SAN DIEGO – In households of children with methicillin-resistant Staphylococcus aureus (MRSA) infection, pet dogs and cats often were colonized with S. aureus. In addition, the S. aureus strains colonizing the pets were likely to be concordant with those found on humans and/or their environmental surfaces within the household.
Those are key findings from a study that set out to determine the molecular epidemiology of S. aureus colonization of pets in the context of their human contacts and household environments, in households of children with community-associated MRSA infections.
“S. aureus is a significant pathogen in both health care and community settings and causes a spectrum of infections ranging from superficial skin and soft tissue infections (SSTIs) to invasive, life-threatening infections,” Ryley M. Thompson said at an annual scientific meeting on infectious diseases. “Due to the enormous clinical and economic burden posed by S. aureus, transmission prevention is essential.”
According to traditional dogma, “humans are the source of S. aureus for their pets and … pets are not a natural reservoir for S. aureus,” said Mr. Thompson, a clinical research study assistant in the Clinical and Translational Research Laboratory of Dr. Stephanie Fritz in the department of pediatrics at Washington University, St. Louis. “This is supported by the fact that pets often clear colonization without antimicrobial treatment. Risk factors for pet colonization include veterinary health care contact, contact with children, and using their mouths to interact with their environment. To date, directionality of S. aureus transmission between humans and pets is unclear.”
Between 2012 and 2015, the researchers enrolled 100 households of children with active or recent community-associated MRSA SSTIs who had been treated at St. Louis Children’s Hospital or other pediatric practices in the area. Over the course of 1 year, five study visits were conducted in each of the patient’s homes. Every 3 months, cultures were obtained from index patients and their household contacts, indoor dogs and cats, and 21 household environmental surfaces. The index patients and household contacts were swabbed at their axillae, nares, and inguinal folds; indoor dogs and cats were swabbed at their nares and dorsal fur; and household surfaces thought to be frequently touched by multiple household members were swabbed, such as TV remote controls, refrigerator door handles, and toilet seats. Researchers also administered a detailed survey to evaluate health, hygiene, and activities that may be associated with S. aureus infection transmission.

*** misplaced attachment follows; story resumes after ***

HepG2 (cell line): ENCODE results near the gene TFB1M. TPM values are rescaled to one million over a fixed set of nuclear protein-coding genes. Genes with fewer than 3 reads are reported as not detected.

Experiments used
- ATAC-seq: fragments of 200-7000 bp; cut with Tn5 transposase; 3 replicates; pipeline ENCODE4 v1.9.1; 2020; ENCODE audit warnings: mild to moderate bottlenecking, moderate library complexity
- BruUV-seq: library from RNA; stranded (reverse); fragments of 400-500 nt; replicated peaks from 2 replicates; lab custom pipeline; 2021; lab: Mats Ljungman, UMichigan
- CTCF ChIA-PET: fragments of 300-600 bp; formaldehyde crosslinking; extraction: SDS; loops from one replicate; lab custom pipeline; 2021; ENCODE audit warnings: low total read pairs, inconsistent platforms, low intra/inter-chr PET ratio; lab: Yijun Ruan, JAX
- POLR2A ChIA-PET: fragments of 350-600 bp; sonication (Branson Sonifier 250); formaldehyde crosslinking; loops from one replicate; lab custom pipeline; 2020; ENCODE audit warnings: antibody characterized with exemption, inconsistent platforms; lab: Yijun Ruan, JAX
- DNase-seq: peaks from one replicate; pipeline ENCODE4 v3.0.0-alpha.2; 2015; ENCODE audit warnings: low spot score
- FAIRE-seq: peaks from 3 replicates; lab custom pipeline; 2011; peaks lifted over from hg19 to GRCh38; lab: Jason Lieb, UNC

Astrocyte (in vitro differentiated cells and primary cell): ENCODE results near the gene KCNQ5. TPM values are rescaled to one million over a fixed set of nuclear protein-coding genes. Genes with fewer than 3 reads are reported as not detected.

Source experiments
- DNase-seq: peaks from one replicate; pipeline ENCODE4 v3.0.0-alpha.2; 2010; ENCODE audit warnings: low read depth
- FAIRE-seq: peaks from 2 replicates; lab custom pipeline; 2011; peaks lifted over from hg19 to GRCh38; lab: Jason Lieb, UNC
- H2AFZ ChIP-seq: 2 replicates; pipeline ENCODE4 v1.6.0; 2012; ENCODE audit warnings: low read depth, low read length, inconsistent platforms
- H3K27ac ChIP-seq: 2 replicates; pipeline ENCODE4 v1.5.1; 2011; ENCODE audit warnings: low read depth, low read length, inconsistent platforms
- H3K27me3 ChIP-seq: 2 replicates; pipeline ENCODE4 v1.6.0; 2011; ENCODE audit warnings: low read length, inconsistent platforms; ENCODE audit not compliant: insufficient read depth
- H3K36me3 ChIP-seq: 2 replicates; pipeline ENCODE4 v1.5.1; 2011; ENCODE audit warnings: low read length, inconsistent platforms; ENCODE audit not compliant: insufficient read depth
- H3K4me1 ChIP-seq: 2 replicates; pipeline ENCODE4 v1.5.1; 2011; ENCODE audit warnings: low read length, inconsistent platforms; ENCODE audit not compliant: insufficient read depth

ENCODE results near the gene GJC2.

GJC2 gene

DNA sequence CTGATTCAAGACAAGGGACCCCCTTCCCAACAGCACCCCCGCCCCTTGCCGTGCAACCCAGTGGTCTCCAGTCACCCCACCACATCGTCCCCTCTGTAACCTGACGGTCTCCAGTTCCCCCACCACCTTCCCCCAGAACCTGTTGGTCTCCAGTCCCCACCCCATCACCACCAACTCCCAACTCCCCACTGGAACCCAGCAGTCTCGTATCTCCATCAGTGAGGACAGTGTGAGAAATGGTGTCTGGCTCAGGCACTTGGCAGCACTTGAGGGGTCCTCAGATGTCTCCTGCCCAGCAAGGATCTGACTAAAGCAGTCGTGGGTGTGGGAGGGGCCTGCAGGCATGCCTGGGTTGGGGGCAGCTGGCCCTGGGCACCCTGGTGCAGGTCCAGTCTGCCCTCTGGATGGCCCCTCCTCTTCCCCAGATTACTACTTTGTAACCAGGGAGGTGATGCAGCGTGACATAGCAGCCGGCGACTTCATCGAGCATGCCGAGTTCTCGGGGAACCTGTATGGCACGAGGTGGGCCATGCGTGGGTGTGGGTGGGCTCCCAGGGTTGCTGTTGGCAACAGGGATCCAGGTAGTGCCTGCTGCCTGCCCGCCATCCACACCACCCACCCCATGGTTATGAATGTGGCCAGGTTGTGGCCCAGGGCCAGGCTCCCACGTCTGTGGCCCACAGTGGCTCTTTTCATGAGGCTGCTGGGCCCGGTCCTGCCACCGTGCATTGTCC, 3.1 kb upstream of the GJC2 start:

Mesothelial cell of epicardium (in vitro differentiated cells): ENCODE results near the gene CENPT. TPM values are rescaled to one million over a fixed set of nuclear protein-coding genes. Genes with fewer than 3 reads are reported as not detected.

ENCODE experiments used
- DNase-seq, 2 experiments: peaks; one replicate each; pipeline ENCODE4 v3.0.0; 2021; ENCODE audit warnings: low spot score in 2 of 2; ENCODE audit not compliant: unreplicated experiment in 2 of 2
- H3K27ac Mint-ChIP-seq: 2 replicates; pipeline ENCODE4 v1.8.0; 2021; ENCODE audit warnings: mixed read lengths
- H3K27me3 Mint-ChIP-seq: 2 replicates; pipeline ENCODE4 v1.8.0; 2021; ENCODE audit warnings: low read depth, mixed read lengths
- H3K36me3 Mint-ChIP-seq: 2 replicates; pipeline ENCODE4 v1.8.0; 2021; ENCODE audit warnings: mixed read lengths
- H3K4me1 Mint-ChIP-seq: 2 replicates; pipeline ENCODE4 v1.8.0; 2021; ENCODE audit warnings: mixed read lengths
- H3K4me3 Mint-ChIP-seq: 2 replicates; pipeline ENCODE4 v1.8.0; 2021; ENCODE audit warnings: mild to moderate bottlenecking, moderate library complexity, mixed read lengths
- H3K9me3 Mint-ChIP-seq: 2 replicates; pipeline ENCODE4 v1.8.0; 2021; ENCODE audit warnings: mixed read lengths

Molecular typing of all S. aureus strains was performed by repetitive-sequence polymerase chain reaction to determine strain relatedness, and staphylococcal cassette chromosome mec (SCCmec) characterization was performed by multiplex PCR.
Of 100 households, 49 had a total of 89 pets: 63 dogs and 26 cats. Of the 63 dogs, 13 (21%) were colonized with S. aureus (9 with MRSA) and 2 of 26 cats (8%) were colonized with MRSA. Eleven isolates were SCCmec type IV (MRSA), one was type II (MRSA), and two were type III (MRSA). At baseline, the researchers recovered 16 S. aureus isolates from 15 pets: 13 from the nares and 3 from pet dorsal fur.
One dog was colonized at both sites with concordant strains. In the three households that had two colonized pets, one household had two colonized dogs with matching strain types, the second had two dogs with nonmatching strain types, and the third had a dog and a cat with nonmatching strain types, Mr. Thompson reported at the combined annual meetings of the Infectious Diseases Society of America, the Society for Healthcare Epidemiology of America, the HIV Medicine Association, and the Pediatric Infectious Diseases Society.
Pet characteristics significantly associated with S. aureus colonization at study enrollment were older age (P = .04) and advanced number of years living in the home (P = .03), but sleeping in the same bed as a household member was not (P =. 96).
Molecular analysis revealed that the primary caretaker for 10 of the 15 colonized pets (67%) also was colonized with S. aureus, and 70% of these strains were concordant with the pet strain. In addition, seven of eight humans (88%) who shared a bed with a colonized pet also were colonized with S. aureus, and 43% of these strains were concordant with the pet strain.
Mr. Thompson also presented the longitudinal molecular epidemiology results in pets. In this analysis, 37 of the 89 pets were colonized with S. aureus at some point over the period of 12 months. Of these, 24 were colonized just once, while 13 were colonized at more than one of the samplings over time. Among these 13, two (15%) had concordant strains at all samplings, five (39%) had concordant and discordant strains, and six (46%) had discordant strains over the longitudinal study period.